I want to talk about body image. The pressure to look “perfect” in your dress on your big day. Bridal boot camps! Shredding for the wedding! Your 28-day pre-wedding detox diet! Finally drop those last 5/10/20 pounds for your big day! Blah blah blah.
I’m going to get real with you for a sec. I have more than my fair share of body image issues. I struggled with disordered eating as a teen because I hated the way my body looked compared to the images I saw in magazines and on TV. Over the years I wasted time, money and endless mental energy on my pursuit of the socially acceptable thin body. By my mid-20s, I recognized it as the oppressive crap it really was and I began to reject it. Therapy helped. Yoga helped. Getting really angry at the system helped. Then, I began body-building several years ago as a means of re-evaluating my relationship with exercise, as I still really enjoyed the positive impact on my sleep and mental health. I began focusing on getting stronger, not skinnier, and I began to look at eating as a way of nourishing my body rather than constantly trying to trick it into burning fat for fuel. This was my recovery – for many others it can look different.
However, when I got engaged, things changed. I couldn’t help the nagging feeling that my dress would sit nicer on my hips and upper arms if I lost some fat there. I started upping the cardio and cutting the carbs. I started staring critically at myself in the mirror again. I got irritable and started snapping at my partner, sort of taking away from the romance of it all. Then, I had a conversation that not only alerted me to what was happening to me (that I was beginning to relapse), but also, how much of a money-suck I was about to buy into.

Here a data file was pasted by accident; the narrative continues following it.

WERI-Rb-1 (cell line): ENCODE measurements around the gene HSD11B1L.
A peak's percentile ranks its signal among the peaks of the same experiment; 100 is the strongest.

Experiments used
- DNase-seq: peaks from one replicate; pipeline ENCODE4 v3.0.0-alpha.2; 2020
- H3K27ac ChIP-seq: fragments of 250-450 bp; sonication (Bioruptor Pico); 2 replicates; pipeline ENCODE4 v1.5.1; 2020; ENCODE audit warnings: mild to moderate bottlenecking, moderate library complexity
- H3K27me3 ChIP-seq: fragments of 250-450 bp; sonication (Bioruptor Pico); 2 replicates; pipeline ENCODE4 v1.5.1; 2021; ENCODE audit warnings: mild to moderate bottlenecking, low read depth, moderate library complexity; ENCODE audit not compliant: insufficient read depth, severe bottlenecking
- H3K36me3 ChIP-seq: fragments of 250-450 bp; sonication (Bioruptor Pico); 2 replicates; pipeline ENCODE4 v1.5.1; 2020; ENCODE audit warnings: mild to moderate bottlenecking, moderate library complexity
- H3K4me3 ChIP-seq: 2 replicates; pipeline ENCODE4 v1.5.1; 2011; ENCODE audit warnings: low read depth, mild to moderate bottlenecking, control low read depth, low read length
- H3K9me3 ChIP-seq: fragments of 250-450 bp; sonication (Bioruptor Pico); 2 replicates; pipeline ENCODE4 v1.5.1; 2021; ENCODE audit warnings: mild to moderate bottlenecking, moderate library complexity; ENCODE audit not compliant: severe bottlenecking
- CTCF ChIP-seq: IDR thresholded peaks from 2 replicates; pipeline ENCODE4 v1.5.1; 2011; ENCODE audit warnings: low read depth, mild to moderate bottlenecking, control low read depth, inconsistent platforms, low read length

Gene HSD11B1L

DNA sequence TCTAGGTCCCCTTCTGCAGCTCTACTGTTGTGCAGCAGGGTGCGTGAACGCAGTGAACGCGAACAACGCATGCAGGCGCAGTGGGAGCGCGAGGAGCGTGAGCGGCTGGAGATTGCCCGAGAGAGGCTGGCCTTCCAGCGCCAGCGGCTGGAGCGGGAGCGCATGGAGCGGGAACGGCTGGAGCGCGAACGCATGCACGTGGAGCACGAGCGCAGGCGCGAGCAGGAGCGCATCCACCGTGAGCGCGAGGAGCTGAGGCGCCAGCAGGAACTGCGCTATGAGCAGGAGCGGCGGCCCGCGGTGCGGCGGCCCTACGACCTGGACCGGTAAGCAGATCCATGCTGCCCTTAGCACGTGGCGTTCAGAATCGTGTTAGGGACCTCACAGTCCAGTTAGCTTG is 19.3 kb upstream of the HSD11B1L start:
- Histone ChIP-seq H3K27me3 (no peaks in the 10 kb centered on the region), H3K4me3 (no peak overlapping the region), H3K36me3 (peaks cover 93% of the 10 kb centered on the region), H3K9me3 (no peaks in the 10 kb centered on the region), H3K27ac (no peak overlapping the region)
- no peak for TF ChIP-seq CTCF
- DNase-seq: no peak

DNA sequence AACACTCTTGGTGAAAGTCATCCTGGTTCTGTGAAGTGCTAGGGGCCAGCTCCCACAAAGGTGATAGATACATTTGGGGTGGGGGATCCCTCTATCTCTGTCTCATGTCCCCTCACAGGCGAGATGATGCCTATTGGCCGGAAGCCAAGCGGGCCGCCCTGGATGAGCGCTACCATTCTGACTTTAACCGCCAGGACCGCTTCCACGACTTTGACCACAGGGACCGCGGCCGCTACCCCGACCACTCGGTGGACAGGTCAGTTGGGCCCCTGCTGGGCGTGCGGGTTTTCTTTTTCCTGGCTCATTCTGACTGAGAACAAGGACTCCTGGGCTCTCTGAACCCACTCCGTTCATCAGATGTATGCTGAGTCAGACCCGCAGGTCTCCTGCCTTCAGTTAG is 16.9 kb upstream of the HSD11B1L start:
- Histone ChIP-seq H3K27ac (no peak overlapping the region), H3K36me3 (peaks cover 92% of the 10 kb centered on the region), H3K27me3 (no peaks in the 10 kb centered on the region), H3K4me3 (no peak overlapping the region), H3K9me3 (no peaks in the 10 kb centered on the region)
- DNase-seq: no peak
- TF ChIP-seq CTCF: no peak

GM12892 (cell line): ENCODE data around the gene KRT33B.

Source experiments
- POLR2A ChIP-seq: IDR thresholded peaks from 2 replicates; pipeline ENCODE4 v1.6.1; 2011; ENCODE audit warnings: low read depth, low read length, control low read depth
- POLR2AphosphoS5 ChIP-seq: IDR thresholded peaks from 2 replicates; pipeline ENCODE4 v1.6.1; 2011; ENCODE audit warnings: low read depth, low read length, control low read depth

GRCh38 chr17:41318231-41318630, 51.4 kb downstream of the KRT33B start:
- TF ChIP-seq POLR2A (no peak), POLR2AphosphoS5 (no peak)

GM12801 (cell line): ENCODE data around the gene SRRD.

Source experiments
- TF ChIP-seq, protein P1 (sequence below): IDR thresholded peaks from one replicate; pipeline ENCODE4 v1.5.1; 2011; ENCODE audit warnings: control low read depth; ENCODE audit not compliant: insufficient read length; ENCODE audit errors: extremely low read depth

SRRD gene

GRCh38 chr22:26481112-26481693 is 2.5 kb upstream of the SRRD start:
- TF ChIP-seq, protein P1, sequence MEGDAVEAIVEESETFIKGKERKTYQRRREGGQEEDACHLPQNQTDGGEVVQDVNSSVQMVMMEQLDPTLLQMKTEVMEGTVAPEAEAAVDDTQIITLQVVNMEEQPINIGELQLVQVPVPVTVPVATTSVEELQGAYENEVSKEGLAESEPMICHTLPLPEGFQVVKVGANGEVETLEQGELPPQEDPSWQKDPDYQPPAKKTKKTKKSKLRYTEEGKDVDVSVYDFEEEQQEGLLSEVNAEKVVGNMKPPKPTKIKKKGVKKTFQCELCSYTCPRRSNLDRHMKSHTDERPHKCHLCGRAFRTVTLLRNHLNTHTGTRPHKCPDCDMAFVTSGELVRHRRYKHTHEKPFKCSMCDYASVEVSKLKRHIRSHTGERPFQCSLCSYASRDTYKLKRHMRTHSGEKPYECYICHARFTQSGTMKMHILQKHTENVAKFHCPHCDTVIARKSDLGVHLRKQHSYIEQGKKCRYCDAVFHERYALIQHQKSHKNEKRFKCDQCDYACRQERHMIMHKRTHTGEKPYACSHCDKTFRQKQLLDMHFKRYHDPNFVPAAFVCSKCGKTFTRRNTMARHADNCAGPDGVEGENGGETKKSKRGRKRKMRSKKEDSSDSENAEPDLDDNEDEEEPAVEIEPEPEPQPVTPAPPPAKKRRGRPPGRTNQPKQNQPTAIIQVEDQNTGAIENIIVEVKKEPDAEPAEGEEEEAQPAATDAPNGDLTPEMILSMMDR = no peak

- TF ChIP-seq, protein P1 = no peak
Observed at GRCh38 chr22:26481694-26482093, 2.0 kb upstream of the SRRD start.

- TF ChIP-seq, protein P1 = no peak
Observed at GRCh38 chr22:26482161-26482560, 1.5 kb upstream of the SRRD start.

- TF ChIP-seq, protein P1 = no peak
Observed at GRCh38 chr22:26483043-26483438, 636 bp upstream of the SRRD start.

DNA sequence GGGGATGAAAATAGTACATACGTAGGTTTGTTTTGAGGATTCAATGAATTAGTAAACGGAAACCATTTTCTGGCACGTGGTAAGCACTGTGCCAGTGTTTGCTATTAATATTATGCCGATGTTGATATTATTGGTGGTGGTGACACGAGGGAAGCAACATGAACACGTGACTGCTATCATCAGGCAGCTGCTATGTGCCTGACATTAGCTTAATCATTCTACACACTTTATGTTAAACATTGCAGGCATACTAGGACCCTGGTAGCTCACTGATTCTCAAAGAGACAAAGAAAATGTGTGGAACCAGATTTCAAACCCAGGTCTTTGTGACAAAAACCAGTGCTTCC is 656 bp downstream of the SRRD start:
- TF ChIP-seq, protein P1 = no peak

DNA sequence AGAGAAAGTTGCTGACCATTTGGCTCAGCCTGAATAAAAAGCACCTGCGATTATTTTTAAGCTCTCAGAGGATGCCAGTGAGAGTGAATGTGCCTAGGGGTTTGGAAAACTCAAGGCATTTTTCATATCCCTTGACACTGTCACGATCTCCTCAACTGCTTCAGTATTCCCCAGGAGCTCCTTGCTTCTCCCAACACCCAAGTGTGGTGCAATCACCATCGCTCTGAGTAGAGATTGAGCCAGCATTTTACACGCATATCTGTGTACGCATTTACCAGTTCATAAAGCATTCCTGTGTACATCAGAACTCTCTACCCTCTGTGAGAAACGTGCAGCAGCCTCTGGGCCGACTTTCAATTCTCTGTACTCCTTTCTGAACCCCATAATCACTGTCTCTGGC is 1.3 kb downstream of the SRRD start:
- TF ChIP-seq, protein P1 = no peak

I’d been attending a bootcamp class for about a year. I really enjoyed the fast pace, it got my heart pounding, released anxiety and got me thisclose to being able to do an unassisted pull up. Then, one night, I accidentally drop the f-word while I was chatting with the instructor – “fiancé”. I’m pretty sure the moment he realized I was getting married, I transformed from a person into one of those brown sacks with a giant dollar sign on it that cartoon robbers steal from banks. He started pushing personal training on me, dropping comments about “getting ready for the big day.” In the moment, I briefly considered it – he was a really good guy, and I liked the idea. Then the comments got more personal – how much weight do you want to lose? First off, I felt massively stereotyped. Hey man, I thought, you assume that because I’m female and getting married I automatically hate my body and want to lose weight? Further, your plan is to exploit that in order to make bank? He insisted the only way I was going to see “drastic changes” in my body was to come at least twice a week, with the price tag of approximately $480 a month. Sorry, dude, I didn’t (and never said that I did) want to make any drastic changes to my body. I walked out feeling uncomfortable as hell, and by the time I got home, I was pissed.
Ladies, the pressure to look perfect on your big day is real, prevalent and damn expensive. Being female in the first place is expensive, mind you; being a bride increases it 20-fold. Aside from the makeup, hair, dress, jewelry, shoes, you’ve got to have to have “the body” too. Not to mention the boot camp-style classes that will allegedly give you the perfect body also result in super calloused hands and feet, plus shin bruises from box-jumps and dead-lifts gone awry. Add the cost of manicures, pedicures, and spray-on body concealer. Remember, you want to look fit, but you don’t want to in any way advertise you actually worked hard to get there!
Needless to say, it’s a losing game. If you are trying to plan this “perfect event,” managing a million expectations and budgeting while at the same time are spending hours in the gym and being hangry, well, that sounds like a terrible recipe for disaster. I’m not doing it. I will keep exercising because I love how it makes me feel, but I might be going someplace else.